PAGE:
Chapter 5 wortham - classroom assessments - observation


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  • A1: They have learned from observing Nick that such behavior results in reinforcement from peers. Therefore, they imitate him. A2: Since children are more likely to imitate a high status model, we might assume that Nick has high status among his peers.
  • Chapter 5 wortham - classroom assessments - observation

    1. 1. CHAPTER 5: Classroom Assessments Observations Assessment In Early Childhood Education Fifth Edition Sue C. Wortham Developed by: Dr. Margarita Pérez, Worcester State College
    2. 2. Chapter Objectives 1. Understand the purposes for teacher assessments 2. Understand the purposes of observation 3. Use different types of observation 4. Conduct observations of physical, social, cognitive, and language development by using appropriate observation strategies
    3. 3. Informal Teacher-conducted Assessments • Obtain more specific information than standardized tests about each child relative to the instructional objectives of the class • Can be used for placement, diagnostic evaluation and instructional planning • For preschool, teacher-designed evaluation strategies are a first step in evaluation
    4. 4. Disadvantages Of Using Classroom Assessments Improper development and implementation of teacher-designed assessments: • validity and reliability are questionable • there is misapplication and inappropriate use • there may be confusion over what constitutes mastery and what kind of assessment is appropriate to determine mastery
    5. 5. Beaty’s Reasons for Observing and Recording the Development of Young Children 1. To make an initial assessment of the child’s abilities 2. To determine a child’s areas of strength and areas needing strengthening 3. To make individual plans based on observed needs 4. To conduct an ongoing check on the child’s progress 5. To learn more about child development in particular areas 6. To resolve a particular problem involving the child 7. To use in reporting to parents or to specialists in health, speech, and mental health 8. To gather information for the child’s folder, for use in guidance and placement
    6. 6. Assessment of Young Children with Disabilities Play-based assessment is a more effective way of assessing than testing children who may be delayed in development. Arena assessment by transdisciplinary teams of professionals simultaneously observe the child’s play. Transdisciplinary play-based assessment (TPBA) is used to observe children’s development in structured and unstructured play situations to study child–child and parent–child interactions.
    7. 7. Skills of the Observer • Know what to look for, how to record the desired information, and how to explain the behavior • Have knowledge of developmental theories and stages of development to identify the significant events of an observation • Use this knowledge to interpret the child’s level of development and to determine the need for experiences to further the child’s development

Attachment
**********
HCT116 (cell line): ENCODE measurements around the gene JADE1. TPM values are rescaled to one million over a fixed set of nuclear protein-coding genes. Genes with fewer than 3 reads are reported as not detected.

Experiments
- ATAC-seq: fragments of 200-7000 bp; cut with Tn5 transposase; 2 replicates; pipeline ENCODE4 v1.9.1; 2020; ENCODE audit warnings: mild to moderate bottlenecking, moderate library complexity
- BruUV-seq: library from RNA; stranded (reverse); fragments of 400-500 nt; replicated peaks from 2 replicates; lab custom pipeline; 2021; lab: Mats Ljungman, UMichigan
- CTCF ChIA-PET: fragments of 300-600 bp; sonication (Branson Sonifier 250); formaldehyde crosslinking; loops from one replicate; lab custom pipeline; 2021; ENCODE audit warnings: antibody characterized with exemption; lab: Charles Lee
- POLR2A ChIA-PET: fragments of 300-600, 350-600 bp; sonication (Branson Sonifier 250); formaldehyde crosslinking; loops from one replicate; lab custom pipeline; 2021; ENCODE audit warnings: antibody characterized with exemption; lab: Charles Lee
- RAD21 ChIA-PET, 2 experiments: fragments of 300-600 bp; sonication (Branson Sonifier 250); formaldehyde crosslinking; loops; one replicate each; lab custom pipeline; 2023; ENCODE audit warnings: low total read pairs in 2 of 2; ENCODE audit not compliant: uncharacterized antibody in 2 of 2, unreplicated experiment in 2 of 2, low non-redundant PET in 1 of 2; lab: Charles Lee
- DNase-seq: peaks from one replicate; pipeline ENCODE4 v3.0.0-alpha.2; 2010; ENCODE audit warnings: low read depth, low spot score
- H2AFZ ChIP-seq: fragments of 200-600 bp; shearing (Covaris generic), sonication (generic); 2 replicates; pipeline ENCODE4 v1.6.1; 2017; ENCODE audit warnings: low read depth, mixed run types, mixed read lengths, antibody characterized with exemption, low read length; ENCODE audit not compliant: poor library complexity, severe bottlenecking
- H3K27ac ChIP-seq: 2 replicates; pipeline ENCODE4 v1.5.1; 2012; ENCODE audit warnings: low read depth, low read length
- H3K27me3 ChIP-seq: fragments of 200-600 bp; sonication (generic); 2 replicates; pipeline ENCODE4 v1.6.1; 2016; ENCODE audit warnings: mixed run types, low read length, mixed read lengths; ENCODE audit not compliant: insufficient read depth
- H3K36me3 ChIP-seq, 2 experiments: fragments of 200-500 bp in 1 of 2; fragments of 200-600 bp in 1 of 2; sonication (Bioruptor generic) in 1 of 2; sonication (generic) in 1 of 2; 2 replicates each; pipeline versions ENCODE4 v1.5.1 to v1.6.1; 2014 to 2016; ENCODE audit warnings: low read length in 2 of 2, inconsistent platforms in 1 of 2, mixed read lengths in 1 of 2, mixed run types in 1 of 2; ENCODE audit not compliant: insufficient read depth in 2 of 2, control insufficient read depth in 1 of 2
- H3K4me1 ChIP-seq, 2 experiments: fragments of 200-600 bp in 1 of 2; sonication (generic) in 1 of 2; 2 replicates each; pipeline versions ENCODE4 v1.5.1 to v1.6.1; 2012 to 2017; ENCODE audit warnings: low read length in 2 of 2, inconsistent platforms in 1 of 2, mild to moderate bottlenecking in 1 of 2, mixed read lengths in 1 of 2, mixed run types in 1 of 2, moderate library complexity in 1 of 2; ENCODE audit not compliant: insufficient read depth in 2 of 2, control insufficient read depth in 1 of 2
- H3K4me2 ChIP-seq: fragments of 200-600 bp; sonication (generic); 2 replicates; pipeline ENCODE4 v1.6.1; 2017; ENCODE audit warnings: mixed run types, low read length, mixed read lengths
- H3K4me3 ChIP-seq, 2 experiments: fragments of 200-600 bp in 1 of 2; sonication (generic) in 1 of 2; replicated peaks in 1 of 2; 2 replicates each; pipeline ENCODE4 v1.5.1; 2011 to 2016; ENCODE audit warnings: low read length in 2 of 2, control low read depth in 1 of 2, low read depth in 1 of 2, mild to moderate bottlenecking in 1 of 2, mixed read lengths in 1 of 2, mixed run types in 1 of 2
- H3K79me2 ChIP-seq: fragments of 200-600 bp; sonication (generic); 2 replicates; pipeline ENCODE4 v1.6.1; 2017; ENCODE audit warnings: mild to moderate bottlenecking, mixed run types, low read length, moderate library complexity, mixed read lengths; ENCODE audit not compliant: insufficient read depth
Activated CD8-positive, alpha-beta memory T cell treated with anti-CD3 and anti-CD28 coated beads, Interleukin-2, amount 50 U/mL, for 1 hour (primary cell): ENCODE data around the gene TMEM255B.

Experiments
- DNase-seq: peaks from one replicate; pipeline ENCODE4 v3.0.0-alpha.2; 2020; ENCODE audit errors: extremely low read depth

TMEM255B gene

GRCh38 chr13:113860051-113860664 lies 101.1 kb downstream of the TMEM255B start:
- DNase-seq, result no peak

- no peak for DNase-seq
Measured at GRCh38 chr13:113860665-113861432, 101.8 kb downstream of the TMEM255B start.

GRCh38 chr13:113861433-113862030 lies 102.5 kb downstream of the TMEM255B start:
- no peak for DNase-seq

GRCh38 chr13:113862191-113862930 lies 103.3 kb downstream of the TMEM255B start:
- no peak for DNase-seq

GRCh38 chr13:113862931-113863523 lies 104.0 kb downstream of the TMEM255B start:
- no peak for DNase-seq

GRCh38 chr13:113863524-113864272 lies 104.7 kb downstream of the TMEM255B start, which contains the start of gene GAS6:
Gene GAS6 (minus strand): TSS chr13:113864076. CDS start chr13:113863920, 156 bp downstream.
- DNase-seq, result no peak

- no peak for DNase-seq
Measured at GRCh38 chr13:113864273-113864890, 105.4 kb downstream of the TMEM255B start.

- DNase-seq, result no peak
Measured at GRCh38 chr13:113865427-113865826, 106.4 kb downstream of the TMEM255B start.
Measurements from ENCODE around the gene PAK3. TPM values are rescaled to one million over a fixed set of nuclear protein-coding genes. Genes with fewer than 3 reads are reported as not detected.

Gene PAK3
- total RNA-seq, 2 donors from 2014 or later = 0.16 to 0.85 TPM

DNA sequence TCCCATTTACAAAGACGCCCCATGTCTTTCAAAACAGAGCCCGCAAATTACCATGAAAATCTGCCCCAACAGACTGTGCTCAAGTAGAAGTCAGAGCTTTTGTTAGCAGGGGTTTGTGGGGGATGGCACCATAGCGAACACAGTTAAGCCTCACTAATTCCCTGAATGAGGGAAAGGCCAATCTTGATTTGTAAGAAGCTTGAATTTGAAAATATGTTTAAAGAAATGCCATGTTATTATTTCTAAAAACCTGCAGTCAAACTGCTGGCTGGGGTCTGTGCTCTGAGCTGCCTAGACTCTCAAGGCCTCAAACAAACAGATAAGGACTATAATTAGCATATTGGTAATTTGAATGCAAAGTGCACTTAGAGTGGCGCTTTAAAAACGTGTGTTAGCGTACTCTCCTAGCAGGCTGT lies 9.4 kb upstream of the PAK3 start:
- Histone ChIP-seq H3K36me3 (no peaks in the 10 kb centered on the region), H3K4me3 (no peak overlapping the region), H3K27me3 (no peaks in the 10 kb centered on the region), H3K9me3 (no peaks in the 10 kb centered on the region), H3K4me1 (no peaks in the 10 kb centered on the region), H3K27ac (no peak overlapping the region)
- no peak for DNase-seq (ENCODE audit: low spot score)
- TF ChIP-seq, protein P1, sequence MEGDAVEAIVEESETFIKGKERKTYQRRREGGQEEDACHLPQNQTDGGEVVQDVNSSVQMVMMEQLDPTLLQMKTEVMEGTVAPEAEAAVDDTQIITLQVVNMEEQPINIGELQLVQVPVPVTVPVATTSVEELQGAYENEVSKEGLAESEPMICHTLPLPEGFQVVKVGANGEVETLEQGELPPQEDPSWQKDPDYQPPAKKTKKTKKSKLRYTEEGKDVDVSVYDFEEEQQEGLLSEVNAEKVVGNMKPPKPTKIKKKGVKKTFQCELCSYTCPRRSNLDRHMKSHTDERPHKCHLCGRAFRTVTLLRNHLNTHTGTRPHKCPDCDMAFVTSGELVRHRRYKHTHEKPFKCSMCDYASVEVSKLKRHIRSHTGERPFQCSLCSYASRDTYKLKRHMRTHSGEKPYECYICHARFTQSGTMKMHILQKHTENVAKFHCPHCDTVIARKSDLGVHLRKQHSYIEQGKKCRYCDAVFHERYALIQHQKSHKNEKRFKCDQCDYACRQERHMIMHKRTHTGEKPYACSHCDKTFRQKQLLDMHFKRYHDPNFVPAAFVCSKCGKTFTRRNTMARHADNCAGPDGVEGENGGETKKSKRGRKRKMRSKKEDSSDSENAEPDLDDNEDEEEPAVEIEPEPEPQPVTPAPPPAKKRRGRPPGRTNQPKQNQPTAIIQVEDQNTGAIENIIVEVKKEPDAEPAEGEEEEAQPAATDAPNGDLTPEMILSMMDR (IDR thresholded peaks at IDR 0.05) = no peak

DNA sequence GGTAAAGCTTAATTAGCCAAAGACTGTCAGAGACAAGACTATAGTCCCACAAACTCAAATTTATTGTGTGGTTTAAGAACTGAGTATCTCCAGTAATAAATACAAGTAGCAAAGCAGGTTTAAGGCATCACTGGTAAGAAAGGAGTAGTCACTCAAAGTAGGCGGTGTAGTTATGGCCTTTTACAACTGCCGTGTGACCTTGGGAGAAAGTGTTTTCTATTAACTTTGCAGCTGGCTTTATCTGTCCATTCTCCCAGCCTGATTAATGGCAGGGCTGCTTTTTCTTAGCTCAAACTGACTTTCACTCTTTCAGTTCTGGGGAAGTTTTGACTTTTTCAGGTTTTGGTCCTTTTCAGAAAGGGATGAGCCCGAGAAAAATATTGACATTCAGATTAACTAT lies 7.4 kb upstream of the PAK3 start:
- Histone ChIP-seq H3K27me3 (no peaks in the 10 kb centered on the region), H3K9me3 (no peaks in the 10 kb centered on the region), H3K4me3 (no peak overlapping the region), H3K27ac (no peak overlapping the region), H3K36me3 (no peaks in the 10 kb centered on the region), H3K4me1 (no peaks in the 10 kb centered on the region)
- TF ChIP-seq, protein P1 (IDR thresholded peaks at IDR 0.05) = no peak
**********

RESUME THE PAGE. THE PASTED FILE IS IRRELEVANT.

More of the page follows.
8. 8. Ecobehavioral assessment • Assessment of behavior in natural environments • Systematic observation of the child • Criterion referenced rather than norm referenced
    9. 9. Ecobehavioral assessment • Behavior of child is described • The relationship with environmental variables are analyzed • Behaviors change in different situations and with different informants • Focus is on naturalistic observations
    10. 10. Ecobehavioral assessment • A) Analyzes the physical and social environment of the school 1) grouping of students 2) instructional materials utilized 3) instructional methods 4) schedule of the school day 5) physical location
    11. 11. Ecobehavioral assessment • B) analyzes the teacher’s behavior 1) physical location 2) verbalizations 3) response to the student’s behavior
    12. 12. What is a Behavior? • 1) Observable • 2) Definable • 3) Measurable - frequency (how often does it occur?) - duration (how long does it occur?)
    13. 13. • Place a B or N in each blank, depending whether the term is a specific Behavior or Not a specific behavior _______ 1. Angry _______ 11. Happy _______ 2. Hits classmates and yells _______ 12. Walks to the door _______ 3. Is bad _______ 13. Loves food _______ 4. Does not complete _______ 14. Eats all the homework food on the plate in 1 minute ______ 5. Is sad _______ 15. Good boy ______ 6. Cries 4 times during the day _______ 16. Sings at recess ______ 7. Good student _______ 17. Verbally abusive ______ 8. Pays attention _______ 18. Uses swear words 20 times in 10 minutes ______ 9. Raises hand _______ 19. Is afraid ______ 10. Neurotic _______ 20. Hides in the corner when confronted by the class bully
    14. 14. Types of Observation The purpose for gathering information helps determine the best observation method to use. • Anecdotal records • Functional Behavior Assessment (FBA) • Event sampling (frequency recording) • Duration recording • Latency recording • Time sampling • Running records • Specimen records • Checklists • Rating scales